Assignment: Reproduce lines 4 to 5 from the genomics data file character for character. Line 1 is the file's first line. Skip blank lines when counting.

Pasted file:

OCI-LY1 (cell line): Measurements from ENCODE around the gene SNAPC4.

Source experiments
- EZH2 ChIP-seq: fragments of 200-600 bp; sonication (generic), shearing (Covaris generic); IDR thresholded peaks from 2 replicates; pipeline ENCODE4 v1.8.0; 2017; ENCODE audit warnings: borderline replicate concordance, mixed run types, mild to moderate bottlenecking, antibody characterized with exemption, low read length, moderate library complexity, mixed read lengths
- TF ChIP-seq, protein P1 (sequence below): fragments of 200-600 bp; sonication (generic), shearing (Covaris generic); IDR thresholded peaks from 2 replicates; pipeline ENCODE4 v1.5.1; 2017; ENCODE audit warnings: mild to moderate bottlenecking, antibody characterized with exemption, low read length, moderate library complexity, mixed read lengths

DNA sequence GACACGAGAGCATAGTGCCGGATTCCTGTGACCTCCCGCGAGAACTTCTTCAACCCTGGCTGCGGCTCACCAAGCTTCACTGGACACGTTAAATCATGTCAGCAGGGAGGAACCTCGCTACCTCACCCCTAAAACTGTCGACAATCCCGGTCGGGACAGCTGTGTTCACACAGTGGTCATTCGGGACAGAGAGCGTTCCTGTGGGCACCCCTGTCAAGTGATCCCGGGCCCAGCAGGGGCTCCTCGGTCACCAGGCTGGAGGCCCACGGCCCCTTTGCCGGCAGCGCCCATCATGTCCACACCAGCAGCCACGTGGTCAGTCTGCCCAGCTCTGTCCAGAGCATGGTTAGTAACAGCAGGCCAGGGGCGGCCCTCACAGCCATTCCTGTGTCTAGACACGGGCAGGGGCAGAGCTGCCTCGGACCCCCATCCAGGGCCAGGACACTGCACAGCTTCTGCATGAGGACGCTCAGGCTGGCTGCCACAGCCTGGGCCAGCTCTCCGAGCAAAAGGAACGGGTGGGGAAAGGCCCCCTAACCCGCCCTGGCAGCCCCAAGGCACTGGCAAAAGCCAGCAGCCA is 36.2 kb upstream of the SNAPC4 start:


- TF ChIP-seq, protein P1 (sequence below): fragments of 200-600 bp; sonication (generic), shearing (Covaris generic); IDR thresholded peaks from 2 replicates; pipeline ENCODE4 v1.5.1; 2017; ENCODE audit warnings: mild to moderate bottlenecking, antibody characterized with exemption, low read length, moderate library complexity, mixed read lengths

DNA sequence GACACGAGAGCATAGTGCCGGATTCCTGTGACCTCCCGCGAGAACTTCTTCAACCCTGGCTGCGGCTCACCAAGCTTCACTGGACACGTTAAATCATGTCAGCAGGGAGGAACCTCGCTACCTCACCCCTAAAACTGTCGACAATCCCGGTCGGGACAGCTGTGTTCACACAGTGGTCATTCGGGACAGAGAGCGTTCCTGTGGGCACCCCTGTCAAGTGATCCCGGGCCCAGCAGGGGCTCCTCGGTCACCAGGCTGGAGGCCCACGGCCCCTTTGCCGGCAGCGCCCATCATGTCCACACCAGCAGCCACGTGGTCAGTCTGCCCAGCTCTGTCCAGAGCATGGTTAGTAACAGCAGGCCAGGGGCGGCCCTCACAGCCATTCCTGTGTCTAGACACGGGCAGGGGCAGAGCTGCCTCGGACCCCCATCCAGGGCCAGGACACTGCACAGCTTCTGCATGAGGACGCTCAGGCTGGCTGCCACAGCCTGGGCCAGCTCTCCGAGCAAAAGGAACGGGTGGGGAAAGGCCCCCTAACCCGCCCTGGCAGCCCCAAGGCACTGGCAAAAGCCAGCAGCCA is 36.2 kb upstream of the SNAPC4 start: